Let’s put aside what she should or shouldn’t wear and take a moment to think about why you are worried about this. A few questions: What is your intention in bringing your non-Jewish woman friend to the family celebration of Hanukah? Are you interested in sharing the culture in which you were nurtured with her? Are you looking to exhibit your current life to your cousins, aunts and uncles? Are you focused on how she will feel inside the family gathering or are you really seeking to experience your family through the eyes of an outsider? Are there perhaps family members whom you wish to jostle and provoke by bringing her to the party?
You characterize yourself as “the bad Jew” inside your family. It sounds like a role you’ve chosen or maybe one that’s been foisted upon you, the edgy boundary tester, the so-called “wicked son” who dares to ask his parents, “What does all this mean to you? Why do you perpetuate these old customs—candles, latkes, dreidels and Maoz Tsur? Why does it matter?” In my judgment the so-called bad Jew may sometimes inspire the family to rethink and renew its commitments. (Unless of course the family wishes to flee the big questions.)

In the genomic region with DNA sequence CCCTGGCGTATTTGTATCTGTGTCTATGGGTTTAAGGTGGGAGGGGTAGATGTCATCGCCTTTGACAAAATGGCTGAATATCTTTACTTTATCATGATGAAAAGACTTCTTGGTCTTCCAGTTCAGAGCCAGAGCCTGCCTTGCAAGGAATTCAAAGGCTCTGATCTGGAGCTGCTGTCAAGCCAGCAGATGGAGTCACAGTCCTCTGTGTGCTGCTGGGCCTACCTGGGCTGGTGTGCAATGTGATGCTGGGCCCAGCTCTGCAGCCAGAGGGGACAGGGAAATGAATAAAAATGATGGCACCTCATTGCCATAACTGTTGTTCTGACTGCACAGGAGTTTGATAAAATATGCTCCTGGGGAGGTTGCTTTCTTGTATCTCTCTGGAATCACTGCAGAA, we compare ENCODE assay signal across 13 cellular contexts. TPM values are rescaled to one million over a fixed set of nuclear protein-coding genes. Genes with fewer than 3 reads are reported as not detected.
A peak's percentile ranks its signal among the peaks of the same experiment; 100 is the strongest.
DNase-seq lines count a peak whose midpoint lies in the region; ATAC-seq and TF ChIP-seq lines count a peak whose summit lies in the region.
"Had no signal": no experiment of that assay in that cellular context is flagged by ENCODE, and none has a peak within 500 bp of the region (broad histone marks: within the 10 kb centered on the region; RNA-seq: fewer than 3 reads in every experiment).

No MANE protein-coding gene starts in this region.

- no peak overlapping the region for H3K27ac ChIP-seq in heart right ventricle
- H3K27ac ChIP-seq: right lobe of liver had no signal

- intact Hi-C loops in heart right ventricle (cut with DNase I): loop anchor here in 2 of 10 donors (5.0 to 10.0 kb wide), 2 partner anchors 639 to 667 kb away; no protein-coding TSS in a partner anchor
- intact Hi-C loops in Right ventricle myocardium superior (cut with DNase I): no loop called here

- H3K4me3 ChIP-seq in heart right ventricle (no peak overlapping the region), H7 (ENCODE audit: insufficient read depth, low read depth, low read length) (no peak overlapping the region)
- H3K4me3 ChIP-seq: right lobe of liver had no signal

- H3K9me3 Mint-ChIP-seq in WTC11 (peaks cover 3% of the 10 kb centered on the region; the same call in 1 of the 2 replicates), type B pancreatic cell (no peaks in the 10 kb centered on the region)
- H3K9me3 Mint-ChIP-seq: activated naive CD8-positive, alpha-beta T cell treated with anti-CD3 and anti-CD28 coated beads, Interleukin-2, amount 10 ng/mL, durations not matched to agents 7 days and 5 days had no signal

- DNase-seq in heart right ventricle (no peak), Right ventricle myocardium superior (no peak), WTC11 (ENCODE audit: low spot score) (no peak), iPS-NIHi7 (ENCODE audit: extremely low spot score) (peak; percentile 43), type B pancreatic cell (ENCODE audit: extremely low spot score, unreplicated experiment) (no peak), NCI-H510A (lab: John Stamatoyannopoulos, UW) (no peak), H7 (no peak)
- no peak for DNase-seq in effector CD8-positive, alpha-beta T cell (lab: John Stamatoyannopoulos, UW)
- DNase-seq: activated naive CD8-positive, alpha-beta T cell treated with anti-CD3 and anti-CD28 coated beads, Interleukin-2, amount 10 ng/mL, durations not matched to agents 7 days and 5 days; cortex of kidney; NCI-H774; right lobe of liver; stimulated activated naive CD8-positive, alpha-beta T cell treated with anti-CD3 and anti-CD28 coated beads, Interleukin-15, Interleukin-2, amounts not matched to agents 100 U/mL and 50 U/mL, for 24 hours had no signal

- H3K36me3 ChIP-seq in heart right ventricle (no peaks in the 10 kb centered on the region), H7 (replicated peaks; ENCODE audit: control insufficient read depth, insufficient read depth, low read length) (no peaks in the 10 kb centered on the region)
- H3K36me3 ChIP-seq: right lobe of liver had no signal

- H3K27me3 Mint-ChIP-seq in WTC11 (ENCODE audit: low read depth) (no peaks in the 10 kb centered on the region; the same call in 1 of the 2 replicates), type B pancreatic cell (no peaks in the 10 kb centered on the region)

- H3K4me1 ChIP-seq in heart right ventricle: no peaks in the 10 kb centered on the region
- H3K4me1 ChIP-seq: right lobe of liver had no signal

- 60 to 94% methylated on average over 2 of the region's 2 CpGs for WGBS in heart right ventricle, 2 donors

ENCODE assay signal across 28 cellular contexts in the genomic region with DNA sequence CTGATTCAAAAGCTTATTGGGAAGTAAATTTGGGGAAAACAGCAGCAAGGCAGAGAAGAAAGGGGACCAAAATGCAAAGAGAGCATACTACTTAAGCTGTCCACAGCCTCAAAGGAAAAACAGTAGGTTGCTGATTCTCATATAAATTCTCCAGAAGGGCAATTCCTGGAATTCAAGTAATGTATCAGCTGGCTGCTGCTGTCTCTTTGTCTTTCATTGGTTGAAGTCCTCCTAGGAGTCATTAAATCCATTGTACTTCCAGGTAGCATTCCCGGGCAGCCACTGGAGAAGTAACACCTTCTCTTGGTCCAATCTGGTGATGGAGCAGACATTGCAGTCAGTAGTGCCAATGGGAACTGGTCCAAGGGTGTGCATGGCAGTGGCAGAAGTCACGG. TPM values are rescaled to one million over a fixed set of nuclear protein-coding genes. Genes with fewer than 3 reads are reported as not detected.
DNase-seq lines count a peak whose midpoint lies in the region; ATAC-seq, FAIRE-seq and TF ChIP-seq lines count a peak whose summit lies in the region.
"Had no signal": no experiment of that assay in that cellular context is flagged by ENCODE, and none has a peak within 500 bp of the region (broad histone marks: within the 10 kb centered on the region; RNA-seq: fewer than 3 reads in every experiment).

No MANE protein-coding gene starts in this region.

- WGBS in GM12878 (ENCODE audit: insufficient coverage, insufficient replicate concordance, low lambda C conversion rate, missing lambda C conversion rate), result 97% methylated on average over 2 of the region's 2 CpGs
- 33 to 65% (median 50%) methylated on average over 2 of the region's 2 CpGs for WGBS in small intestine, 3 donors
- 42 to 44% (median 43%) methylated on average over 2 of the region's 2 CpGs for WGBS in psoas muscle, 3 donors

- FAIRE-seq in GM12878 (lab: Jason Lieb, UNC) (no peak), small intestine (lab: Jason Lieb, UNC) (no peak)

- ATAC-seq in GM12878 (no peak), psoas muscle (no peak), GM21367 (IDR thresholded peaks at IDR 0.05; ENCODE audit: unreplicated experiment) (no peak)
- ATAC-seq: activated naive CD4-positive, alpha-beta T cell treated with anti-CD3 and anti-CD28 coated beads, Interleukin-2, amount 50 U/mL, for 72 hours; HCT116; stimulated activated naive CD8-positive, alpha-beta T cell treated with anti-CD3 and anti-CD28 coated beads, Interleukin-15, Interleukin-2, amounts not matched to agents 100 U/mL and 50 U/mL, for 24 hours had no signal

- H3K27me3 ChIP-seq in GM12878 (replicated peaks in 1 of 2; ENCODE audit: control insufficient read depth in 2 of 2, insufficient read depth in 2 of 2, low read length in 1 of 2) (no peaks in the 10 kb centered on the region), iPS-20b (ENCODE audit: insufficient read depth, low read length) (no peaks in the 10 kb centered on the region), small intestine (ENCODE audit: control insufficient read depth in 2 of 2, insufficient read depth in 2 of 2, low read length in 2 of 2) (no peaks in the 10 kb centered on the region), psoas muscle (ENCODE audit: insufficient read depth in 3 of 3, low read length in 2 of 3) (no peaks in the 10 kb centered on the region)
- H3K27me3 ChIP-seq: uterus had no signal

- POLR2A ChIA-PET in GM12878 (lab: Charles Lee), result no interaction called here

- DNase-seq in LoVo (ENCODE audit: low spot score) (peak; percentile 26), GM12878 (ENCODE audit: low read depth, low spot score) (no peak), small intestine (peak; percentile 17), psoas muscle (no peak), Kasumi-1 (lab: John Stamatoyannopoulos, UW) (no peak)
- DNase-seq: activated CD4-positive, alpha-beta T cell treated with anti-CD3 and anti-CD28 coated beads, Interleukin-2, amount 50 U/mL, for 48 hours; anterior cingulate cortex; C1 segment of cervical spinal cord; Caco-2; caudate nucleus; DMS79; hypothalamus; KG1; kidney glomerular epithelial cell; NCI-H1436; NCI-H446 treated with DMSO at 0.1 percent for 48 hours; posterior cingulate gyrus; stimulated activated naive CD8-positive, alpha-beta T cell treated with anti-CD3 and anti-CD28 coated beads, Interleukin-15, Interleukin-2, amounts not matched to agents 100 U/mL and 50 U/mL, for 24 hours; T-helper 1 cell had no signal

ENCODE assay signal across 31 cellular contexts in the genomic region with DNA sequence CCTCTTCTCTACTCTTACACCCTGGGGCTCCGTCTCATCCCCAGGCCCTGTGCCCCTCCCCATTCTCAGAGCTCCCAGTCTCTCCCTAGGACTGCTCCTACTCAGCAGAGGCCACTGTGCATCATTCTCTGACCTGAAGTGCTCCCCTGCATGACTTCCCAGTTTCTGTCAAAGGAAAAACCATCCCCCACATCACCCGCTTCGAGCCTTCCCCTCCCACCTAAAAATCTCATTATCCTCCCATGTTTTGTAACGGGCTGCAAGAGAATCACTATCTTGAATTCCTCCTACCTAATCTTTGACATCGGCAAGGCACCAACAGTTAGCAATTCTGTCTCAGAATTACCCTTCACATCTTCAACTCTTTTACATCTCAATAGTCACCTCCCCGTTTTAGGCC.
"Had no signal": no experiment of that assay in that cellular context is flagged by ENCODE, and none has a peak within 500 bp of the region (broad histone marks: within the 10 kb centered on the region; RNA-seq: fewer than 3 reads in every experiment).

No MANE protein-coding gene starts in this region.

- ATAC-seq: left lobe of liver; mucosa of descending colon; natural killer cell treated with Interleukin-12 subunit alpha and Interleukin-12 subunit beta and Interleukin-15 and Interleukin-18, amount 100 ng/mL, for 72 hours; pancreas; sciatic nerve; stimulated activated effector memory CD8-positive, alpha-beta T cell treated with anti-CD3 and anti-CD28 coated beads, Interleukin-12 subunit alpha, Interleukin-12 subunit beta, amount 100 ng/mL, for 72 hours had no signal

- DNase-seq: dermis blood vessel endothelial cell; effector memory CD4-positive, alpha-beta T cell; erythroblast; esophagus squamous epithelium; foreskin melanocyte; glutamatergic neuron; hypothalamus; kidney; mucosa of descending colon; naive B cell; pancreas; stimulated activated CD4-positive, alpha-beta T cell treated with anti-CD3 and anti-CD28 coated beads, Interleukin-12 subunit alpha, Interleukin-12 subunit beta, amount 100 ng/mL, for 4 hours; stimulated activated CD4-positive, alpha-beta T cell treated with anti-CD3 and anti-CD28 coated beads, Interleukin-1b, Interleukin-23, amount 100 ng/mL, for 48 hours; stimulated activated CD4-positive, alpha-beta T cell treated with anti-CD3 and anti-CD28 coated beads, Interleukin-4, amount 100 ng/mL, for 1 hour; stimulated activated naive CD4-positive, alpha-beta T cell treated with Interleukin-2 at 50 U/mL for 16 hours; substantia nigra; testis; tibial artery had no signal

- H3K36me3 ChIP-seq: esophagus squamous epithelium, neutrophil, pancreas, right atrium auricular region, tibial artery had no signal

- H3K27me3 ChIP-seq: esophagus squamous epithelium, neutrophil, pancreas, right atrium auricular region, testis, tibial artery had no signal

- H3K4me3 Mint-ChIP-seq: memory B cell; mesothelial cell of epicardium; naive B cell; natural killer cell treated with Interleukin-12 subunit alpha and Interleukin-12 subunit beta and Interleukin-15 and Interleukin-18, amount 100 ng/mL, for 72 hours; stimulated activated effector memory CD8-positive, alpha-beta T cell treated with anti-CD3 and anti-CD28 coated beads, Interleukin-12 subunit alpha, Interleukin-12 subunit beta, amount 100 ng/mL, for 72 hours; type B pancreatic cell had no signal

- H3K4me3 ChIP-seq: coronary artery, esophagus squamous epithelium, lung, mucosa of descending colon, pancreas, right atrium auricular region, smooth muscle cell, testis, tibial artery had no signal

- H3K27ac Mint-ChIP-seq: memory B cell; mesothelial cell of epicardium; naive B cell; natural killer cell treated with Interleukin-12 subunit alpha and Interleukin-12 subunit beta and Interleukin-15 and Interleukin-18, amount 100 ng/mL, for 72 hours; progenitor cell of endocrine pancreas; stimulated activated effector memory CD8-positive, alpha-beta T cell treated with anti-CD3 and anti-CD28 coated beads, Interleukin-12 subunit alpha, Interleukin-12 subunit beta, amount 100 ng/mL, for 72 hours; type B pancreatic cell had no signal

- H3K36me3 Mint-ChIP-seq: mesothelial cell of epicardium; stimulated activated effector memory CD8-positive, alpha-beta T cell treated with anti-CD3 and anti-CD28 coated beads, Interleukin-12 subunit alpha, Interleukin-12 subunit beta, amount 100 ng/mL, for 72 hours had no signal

Along these lines, consider the possibility that Hanukkah may actually be an eight day seminar that explores what we mean by “home.” For on Hanukkah Jews remember their ancestors in 2nd century (BCE) Judea who sought to make themselves at home in the global culture of their time and they also remember that the Maccabees went to war to oppose that acculturation. Home for the Maccabees could only be found through loyalty to the separatist norms and customs of our ancestors.
Maybe this is what you wish to explore this year: How to create or find a Jewish home as a “bad Jew” who has a girlfriend not of the tribe and who dresses funky. Do you think of a Jewish home as a sanctuary from the world, a place to protect? Or can it be a center where you learn to inhabit the world in all its complexity? Think about this before you consider what to say to your girlfriend. Happy Hanukkah!
James Ponet is the Howard M. Holtzmann Jewish Chaplain Emeritus at Yale where he also is a visiting lecturer at the Law School. Fortunately he has been married over 40 years to Elana Ponet with whom he has four children and six grandchildren.